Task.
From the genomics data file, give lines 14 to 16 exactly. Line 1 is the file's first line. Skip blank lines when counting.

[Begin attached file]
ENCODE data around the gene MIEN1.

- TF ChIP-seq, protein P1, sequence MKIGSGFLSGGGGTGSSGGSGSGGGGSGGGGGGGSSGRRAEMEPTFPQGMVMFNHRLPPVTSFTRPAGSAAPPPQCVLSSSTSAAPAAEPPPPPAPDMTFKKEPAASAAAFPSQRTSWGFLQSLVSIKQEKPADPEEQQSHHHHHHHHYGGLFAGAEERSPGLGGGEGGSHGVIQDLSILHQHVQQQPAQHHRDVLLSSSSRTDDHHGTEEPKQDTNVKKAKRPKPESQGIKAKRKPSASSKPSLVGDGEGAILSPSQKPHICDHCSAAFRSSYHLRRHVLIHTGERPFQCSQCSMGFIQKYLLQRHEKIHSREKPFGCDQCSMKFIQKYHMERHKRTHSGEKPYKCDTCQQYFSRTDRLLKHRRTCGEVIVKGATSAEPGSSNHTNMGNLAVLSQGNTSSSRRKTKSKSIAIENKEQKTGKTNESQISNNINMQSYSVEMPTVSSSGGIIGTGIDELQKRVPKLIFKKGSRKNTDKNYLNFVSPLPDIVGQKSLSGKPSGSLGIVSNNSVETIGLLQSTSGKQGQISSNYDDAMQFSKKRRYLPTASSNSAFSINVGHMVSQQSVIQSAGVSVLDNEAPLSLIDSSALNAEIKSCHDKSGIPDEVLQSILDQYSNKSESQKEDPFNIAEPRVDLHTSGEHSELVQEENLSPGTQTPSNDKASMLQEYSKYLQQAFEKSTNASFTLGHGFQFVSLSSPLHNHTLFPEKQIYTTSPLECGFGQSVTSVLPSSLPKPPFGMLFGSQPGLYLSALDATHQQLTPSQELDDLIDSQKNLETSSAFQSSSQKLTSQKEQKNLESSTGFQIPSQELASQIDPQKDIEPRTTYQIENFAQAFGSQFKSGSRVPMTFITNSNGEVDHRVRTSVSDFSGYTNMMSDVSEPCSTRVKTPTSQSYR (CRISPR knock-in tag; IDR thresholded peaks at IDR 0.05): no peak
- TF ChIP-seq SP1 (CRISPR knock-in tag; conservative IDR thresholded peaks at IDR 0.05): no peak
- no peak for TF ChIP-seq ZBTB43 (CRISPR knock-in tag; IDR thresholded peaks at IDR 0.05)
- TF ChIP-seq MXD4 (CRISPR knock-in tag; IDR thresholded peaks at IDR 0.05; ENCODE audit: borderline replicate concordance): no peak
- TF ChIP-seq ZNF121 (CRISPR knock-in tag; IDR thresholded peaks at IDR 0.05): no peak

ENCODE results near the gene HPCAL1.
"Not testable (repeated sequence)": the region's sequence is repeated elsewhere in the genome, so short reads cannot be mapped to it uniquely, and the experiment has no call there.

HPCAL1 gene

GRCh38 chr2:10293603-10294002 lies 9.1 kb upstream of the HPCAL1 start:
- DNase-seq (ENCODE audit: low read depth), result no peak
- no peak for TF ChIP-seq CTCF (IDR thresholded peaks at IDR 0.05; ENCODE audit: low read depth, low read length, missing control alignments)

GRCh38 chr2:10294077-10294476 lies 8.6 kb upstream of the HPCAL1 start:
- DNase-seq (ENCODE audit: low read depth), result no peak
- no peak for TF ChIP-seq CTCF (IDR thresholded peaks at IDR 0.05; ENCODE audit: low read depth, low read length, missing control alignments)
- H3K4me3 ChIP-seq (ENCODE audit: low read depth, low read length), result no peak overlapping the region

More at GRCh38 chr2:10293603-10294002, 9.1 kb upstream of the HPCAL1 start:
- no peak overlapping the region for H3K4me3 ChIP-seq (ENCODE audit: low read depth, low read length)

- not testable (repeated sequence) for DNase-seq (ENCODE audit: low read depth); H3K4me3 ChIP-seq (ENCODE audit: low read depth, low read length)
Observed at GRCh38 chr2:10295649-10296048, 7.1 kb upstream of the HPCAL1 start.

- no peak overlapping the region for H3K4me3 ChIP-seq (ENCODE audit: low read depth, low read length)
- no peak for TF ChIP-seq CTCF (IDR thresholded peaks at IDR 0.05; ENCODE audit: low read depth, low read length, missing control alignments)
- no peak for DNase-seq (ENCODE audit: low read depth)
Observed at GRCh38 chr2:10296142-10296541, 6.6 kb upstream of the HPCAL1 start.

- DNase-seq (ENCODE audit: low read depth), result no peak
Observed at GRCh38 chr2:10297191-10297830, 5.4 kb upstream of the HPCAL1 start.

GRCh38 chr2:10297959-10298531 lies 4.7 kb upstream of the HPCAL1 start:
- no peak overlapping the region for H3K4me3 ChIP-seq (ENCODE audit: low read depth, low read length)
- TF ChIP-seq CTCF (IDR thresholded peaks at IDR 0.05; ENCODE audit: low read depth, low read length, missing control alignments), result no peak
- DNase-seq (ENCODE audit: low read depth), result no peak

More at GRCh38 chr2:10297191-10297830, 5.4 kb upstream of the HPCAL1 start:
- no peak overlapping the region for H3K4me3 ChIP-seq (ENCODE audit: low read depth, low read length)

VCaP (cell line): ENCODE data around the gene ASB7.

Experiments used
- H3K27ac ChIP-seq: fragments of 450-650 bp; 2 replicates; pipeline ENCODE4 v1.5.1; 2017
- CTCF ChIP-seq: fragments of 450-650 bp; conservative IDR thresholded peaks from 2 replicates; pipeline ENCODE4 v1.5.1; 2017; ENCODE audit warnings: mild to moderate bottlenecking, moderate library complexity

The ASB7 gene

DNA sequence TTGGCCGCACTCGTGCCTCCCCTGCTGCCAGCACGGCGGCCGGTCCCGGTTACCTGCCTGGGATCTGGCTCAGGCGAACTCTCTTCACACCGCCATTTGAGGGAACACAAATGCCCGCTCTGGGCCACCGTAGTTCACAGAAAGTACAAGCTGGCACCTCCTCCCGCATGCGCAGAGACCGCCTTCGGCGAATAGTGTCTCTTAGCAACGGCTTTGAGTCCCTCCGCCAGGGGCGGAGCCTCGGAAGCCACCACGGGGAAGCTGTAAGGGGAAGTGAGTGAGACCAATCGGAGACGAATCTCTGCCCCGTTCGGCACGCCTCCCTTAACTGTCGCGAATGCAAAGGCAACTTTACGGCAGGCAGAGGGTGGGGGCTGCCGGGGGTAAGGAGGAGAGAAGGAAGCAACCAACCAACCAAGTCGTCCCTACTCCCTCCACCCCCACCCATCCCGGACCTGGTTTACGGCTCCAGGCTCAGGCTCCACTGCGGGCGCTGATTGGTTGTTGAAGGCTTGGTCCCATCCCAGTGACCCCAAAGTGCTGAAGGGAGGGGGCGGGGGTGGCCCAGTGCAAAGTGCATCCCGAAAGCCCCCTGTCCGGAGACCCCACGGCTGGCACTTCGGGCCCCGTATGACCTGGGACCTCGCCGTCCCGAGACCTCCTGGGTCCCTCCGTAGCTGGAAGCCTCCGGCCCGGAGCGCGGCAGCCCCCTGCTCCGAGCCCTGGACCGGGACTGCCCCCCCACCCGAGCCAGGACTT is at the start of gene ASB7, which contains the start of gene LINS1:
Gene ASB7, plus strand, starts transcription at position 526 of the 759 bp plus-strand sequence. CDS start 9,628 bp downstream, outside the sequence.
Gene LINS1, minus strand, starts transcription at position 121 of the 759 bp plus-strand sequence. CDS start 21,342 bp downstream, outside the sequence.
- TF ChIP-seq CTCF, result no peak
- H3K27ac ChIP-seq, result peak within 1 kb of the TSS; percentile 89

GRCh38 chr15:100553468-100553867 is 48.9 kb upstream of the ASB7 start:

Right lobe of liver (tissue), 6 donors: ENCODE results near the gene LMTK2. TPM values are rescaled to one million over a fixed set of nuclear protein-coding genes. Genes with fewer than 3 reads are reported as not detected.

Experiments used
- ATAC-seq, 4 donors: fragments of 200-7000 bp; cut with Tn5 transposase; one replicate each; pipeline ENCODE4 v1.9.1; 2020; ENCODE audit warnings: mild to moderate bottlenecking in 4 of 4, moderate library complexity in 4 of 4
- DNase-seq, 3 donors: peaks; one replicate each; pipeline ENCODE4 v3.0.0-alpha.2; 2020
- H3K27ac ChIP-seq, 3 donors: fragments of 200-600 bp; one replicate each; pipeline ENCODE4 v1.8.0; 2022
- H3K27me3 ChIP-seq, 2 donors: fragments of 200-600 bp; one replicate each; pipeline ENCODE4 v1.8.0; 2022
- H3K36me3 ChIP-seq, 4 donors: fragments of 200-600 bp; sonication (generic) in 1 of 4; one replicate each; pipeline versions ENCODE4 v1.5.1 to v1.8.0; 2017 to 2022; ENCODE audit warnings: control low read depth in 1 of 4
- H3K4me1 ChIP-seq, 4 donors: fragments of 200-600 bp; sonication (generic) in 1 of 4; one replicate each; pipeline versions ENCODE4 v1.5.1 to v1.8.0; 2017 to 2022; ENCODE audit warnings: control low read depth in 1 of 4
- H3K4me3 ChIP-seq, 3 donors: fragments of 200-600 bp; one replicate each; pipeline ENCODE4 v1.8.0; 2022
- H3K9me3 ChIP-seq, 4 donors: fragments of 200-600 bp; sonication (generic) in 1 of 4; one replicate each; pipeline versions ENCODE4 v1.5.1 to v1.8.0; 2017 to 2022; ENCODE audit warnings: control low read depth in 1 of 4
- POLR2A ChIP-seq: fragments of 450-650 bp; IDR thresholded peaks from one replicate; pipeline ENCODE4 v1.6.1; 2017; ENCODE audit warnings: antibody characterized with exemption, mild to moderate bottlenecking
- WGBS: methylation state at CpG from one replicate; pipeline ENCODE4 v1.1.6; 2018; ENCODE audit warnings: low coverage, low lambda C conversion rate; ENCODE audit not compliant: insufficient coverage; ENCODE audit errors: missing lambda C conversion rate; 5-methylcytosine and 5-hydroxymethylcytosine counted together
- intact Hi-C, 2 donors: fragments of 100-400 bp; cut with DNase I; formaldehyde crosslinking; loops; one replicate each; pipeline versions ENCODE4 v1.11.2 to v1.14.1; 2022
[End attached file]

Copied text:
- DNase-seq (ENCODE audit: low read depth), result no peak
- no peak for TF ChIP-seq CTCF (IDR thresholded peaks at IDR 0.05; ENCODE audit: low read depth, low read length, missing control alignments)
- H3K4me3 ChIP-seq (ENCODE audit: low read depth, low read length), result no peak overlapping the region